Adam Colclough lives and works in the West Midlands, he writes regularly for a number of websites, one day he will get round to writing a book for someone else to review.
Agent 10483 was the best agent The Organization had on its books. Until he went rogue, then went off grid. Now he's back, bringing with him the ghost of operations where ends justified means and determined on gaining revenge by his own unique means
Chilling is word that tends to be overused in book reviews, yet nothing else seems to fit Nir Hezroni’s deeply unsettling debut novel. He takes his readers into a brilliant, but disordered mind in a way that is as convincing, as it is shocking.
The cold cynicism of the intelligence industry, where anything goes so long as it gets results and can be plausibly denied later, is described with disturbing accuracy. You don't have to be a sociopath to get ahead in the spying game; but it sure helps.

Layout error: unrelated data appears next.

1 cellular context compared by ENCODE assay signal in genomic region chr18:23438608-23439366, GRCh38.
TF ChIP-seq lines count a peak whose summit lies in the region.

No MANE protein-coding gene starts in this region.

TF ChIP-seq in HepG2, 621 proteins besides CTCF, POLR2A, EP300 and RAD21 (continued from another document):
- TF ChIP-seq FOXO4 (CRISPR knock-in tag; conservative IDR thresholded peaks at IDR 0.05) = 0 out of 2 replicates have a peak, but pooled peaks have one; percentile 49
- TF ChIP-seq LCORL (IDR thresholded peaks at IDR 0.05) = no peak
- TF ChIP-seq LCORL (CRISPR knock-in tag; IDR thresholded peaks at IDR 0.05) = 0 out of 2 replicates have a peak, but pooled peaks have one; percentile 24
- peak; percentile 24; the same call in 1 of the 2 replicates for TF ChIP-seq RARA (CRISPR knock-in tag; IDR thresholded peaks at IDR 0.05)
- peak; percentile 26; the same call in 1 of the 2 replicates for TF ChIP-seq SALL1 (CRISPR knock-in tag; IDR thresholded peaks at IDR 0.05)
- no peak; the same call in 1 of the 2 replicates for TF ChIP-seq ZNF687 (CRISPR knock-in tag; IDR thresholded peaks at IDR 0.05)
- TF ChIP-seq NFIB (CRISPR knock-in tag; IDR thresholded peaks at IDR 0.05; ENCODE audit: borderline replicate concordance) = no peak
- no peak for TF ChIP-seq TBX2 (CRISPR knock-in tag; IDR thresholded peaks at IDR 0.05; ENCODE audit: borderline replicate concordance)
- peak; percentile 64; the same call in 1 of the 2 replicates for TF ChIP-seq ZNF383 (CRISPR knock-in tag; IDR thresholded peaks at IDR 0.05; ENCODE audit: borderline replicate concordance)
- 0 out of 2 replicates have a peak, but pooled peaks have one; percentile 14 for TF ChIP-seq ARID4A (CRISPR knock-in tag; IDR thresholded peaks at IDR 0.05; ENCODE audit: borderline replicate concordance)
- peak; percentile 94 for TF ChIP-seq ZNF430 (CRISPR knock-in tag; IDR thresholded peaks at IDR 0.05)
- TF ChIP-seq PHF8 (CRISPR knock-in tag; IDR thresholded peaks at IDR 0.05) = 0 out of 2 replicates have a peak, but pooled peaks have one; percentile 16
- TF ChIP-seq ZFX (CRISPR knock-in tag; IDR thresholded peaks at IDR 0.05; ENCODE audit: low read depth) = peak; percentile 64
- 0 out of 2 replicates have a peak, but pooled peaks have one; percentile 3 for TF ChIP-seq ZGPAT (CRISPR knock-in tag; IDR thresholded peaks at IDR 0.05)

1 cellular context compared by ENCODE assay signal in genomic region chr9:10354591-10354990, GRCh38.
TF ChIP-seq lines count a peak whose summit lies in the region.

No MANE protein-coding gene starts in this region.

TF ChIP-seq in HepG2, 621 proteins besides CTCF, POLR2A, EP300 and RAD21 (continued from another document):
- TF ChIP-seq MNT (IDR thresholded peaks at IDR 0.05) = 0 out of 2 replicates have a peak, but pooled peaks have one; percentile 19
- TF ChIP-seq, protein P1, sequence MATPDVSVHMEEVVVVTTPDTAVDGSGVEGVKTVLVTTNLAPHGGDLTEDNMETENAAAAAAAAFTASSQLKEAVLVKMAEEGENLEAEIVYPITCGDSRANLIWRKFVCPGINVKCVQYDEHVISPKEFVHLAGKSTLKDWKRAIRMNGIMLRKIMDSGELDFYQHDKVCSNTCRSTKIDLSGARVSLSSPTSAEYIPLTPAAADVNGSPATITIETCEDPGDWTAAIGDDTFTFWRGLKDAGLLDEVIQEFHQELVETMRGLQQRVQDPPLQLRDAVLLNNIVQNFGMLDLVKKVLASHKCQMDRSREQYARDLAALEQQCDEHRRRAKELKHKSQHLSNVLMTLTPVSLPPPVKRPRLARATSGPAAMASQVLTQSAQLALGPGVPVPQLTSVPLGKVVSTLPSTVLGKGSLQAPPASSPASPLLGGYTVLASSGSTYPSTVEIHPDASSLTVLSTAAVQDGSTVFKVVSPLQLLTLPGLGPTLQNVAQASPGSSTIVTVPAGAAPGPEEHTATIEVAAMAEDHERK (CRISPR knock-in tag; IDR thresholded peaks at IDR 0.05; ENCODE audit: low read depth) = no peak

Three Envelopes is by no means an ordinary espionage thriller, much of what happens is as outlandish as the antics of Bond or Bourne, but it is always underpinned by awareness that the collateral damage incurred involves innocent lives being wrecked beyond repair. As a picture of how far a country is willing to go to guarantee its security in a threatening world it is all too awfully convincing.
This is a book that will absorb and alarm its readers in equal measure. It establishes Nir Hezroni as an important new voice in writing about the murky world of the secret services.